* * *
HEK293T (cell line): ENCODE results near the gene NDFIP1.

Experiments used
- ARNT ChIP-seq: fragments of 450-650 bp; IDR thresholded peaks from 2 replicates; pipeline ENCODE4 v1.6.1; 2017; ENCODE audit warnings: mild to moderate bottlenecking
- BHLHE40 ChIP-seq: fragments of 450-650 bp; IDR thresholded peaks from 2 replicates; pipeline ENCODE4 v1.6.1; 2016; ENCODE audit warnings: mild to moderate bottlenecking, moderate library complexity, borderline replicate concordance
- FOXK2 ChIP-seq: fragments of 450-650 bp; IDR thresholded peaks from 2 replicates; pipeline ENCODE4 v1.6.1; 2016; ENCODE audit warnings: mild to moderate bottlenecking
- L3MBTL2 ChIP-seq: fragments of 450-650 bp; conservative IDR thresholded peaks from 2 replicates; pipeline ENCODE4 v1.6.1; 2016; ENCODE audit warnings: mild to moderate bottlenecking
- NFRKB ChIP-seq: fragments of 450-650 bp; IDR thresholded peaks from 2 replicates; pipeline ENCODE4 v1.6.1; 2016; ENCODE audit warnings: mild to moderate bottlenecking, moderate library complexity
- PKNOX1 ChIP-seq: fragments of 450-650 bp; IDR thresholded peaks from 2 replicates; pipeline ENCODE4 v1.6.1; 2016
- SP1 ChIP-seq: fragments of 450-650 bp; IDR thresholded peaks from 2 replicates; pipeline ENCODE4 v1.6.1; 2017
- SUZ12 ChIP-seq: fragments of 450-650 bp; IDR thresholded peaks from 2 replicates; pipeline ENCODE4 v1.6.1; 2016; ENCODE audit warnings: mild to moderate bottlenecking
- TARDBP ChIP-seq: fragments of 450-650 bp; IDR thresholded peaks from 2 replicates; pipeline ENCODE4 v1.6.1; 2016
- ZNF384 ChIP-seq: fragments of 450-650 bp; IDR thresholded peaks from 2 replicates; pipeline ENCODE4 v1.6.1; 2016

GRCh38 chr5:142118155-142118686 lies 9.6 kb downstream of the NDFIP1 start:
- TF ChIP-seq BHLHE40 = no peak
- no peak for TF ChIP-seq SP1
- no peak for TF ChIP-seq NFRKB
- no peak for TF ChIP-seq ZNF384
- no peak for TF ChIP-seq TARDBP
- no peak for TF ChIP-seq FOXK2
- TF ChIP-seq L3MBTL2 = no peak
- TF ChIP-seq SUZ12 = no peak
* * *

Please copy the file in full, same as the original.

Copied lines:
HEK293T (cell line): ENCODE results near the gene NDFIP1.

Experiments used
- ARNT ChIP-seq: fragments of 450-650 bp; IDR thresholded peaks from 2 replicates; pipeline ENCODE4 v1.6.1; 2017; ENCODE audit warnings: mild to moderate bottlenecking
- BHLHE40 ChIP-seq: fragments of 450-650 bp; IDR thresholded peaks from 2 replicates; pipeline ENCODE4 v1.6.1; 2016; ENCODE audit warnings: mild to moderate bottlenecking, moderate library complexity, borderline replicate concordance
- FOXK2 ChIP-seq: fragments of 450-650 bp; IDR thresholded peaks from 2 replicates; pipeline ENCODE4 v1.6.1; 2016; ENCODE audit warnings: mild to moderate bottlenecking
- L3MBTL2 ChIP-seq: fragments of 450-650 bp; conservative IDR thresholded peaks from 2 replicates; pipeline ENCODE4 v1.6.1; 2016; ENCODE audit warnings: mild to moderate bottlenecking
- NFRKB ChIP-seq: fragments of 450-650 bp; IDR thresholded peaks from 2 replicates; pipeline ENCODE4 v1.6.1; 2016; ENCODE audit warnings: mild to moderate bottlenecking, moderate library complexity
- PKNOX1 ChIP-seq: fragments of 450-650 bp; IDR thresholded peaks from 2 replicates; pipeline ENCODE4 v1.6.1; 2016
- SP1 ChIP-seq: fragments of 450-650 bp; IDR thresholded peaks from 2 replicates; pipeline ENCODE4 v1.6.1; 2017
- SUZ12 ChIP-seq: fragments of 450-650 bp; IDR thresholded peaks from 2 replicates; pipeline ENCODE4 v1.6.1; 2016; ENCODE audit warnings: mild to moderate bottlenecking
- TARDBP ChIP-seq: fragments of 450-650 bp; IDR thresholded peaks from 2 replicates; pipeline ENCODE4 v1.6.1; 2016
- ZNF384 ChIP-seq: fragments of 450-650 bp; IDR thresholded peaks from 2 replicates; pipeline ENCODE4 v1.6.1; 2016

GRCh38 chr5:142118155-142118686 lies 9.6 kb downstream of the NDFIP1 start:
- TF ChIP-seq BHLHE40 = no peak
- no peak for TF ChIP-seq SP1
- no peak for TF ChIP-seq NFRKB
- no peak for TF ChIP-seq ZNF384
- no peak for TF ChIP-seq TARDBP
- no peak for TF ChIP-seq FOXK2
- TF ChIP-seq L3MBTL2 = no peak
- TF ChIP-seq SUZ12 = no peak